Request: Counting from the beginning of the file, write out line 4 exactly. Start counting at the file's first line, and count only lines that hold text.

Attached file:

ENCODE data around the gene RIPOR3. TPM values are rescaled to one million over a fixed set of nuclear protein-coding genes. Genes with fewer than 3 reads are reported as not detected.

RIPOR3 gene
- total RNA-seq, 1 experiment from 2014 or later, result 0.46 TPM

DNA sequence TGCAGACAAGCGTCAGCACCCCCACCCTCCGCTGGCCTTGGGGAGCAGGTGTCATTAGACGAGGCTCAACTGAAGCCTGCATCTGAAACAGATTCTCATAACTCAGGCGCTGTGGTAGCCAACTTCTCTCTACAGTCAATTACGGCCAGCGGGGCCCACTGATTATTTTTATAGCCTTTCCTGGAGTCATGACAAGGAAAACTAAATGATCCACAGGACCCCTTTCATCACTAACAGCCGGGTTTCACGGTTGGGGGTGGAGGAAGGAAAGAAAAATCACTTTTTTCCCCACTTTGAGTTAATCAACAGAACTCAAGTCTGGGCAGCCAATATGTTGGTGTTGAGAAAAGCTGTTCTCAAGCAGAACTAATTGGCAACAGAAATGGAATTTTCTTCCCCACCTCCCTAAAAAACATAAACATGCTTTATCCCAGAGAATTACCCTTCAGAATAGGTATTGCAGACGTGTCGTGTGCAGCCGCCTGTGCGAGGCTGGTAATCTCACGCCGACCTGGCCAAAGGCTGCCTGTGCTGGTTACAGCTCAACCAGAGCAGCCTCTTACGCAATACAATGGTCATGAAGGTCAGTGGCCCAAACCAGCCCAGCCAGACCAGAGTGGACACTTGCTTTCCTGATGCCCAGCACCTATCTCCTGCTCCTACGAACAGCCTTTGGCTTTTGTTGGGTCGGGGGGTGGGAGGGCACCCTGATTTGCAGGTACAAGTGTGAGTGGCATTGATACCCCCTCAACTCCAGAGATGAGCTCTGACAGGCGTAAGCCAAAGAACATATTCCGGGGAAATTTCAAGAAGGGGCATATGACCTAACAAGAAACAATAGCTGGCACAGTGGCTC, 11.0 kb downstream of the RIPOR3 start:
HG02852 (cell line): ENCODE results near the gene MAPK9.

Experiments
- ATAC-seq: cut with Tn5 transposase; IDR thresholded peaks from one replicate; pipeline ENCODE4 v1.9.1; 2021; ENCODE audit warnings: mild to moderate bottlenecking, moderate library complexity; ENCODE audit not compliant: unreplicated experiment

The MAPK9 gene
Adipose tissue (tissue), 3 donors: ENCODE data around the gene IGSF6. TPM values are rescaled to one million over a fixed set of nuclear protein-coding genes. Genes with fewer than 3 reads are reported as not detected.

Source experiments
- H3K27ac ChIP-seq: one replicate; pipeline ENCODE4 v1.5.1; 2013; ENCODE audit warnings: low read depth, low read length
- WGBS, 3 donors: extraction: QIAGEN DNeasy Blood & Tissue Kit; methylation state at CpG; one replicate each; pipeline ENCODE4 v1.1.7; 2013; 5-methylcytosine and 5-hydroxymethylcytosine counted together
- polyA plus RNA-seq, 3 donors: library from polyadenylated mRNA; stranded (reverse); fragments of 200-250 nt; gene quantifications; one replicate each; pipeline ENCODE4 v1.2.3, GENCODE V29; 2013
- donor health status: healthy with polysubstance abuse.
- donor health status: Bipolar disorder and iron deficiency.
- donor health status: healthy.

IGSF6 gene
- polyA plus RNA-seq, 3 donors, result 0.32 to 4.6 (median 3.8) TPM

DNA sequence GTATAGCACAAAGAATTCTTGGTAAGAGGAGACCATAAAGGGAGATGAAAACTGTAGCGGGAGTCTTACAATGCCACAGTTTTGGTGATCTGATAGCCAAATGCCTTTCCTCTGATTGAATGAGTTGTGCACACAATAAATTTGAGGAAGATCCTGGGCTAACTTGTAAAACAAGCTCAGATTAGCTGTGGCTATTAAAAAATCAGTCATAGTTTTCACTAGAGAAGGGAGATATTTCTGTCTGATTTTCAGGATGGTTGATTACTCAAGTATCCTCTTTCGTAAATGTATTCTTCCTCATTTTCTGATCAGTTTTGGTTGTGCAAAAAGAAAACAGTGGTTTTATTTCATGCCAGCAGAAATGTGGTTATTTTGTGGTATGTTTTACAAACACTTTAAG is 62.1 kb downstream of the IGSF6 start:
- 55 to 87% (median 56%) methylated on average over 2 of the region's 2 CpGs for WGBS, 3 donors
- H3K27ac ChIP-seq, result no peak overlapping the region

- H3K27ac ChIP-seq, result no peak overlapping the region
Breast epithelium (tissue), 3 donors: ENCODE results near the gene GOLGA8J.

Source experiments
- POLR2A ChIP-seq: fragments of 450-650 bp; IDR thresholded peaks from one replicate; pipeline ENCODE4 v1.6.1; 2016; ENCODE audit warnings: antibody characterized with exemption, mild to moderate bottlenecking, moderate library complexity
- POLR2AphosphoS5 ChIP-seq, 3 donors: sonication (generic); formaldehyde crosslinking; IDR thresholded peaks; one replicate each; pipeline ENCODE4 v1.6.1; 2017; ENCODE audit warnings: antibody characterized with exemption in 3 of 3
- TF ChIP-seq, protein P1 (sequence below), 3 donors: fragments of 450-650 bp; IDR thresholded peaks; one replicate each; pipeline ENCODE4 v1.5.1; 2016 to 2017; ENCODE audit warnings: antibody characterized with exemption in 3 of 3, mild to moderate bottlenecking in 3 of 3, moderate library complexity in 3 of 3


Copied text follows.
DNA sequence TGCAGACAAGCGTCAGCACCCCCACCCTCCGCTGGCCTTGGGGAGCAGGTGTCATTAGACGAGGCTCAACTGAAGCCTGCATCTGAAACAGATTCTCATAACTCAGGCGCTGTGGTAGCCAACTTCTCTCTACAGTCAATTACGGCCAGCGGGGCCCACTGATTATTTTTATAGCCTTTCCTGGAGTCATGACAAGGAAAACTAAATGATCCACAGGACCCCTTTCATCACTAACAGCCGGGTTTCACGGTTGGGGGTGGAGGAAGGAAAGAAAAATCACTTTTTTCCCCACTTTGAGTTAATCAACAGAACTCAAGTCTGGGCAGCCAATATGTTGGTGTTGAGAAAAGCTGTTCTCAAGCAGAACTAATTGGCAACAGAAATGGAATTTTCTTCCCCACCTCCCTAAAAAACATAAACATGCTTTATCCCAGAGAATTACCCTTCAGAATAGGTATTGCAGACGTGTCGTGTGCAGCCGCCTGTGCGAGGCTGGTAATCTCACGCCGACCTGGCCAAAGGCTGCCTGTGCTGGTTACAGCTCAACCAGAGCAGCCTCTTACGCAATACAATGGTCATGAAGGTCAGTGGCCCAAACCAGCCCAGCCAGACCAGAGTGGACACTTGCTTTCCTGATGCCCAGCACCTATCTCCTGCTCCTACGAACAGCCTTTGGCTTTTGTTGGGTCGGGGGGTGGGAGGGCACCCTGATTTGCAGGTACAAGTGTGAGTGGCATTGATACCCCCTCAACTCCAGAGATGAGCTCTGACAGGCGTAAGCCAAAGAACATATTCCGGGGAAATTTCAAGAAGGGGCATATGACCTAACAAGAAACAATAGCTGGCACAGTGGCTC, 11.0 kb downstream of the RIPOR3 start: